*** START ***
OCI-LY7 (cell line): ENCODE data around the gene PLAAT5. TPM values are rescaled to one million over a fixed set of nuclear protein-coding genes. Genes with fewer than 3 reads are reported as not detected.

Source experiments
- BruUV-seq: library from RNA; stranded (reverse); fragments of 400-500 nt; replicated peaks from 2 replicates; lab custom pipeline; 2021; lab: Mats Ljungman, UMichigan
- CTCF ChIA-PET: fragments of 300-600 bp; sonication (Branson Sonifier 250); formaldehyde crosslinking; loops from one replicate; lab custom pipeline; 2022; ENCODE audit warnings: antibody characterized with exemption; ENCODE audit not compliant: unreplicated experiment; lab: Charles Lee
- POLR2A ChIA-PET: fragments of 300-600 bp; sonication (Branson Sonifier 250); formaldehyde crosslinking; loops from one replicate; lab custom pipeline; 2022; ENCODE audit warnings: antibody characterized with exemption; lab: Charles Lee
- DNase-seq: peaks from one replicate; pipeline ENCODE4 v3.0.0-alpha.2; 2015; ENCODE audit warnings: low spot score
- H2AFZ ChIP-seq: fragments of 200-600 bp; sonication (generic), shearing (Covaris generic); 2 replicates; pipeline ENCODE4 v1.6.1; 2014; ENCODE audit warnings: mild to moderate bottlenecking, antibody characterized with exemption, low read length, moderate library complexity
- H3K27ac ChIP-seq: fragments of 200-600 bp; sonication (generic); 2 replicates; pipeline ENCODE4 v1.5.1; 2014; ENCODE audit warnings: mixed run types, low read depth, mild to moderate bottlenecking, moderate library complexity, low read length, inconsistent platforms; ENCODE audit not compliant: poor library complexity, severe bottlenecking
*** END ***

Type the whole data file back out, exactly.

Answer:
OCI-LY7 (cell line): ENCODE data around the gene PLAAT5. TPM values are rescaled to one million over a fixed set of nuclear protein-coding genes. Genes with fewer than 3 reads are reported as not detected.

Source experiments
- BruUV-seq: library from RNA; stranded (reverse); fragments of 400-500 nt; replicated peaks from 2 replicates; lab custom pipeline; 2021; lab: Mats Ljungman, UMichigan
- CTCF ChIA-PET: fragments of 300-600 bp; sonication (Branson Sonifier 250); formaldehyde crosslinking; loops from one replicate; lab custom pipeline; 2022; ENCODE audit warnings: antibody characterized with exemption; ENCODE audit not compliant: unreplicated experiment; lab: Charles Lee
- POLR2A ChIA-PET: fragments of 300-600 bp; sonication (Branson Sonifier 250); formaldehyde crosslinking; loops from one replicate; lab custom pipeline; 2022; ENCODE audit warnings: antibody characterized with exemption; lab: Charles Lee
- DNase-seq: peaks from one replicate; pipeline ENCODE4 v3.0.0-alpha.2; 2015; ENCODE audit warnings: low spot score
- H2AFZ ChIP-seq: fragments of 200-600 bp; sonication (generic), shearing (Covaris generic); 2 replicates; pipeline ENCODE4 v1.6.1; 2014; ENCODE audit warnings: mild to moderate bottlenecking, antibody characterized with exemption, low read length, moderate library complexity
- H3K27ac ChIP-seq: fragments of 200-600 bp; sonication (generic); 2 replicates; pipeline ENCODE4 v1.5.1; 2014; ENCODE audit warnings: mixed run types, low read depth, mild to moderate bottlenecking, moderate library complexity, low read length, inconsistent platforms; ENCODE audit not compliant: poor library complexity, severe bottlenecking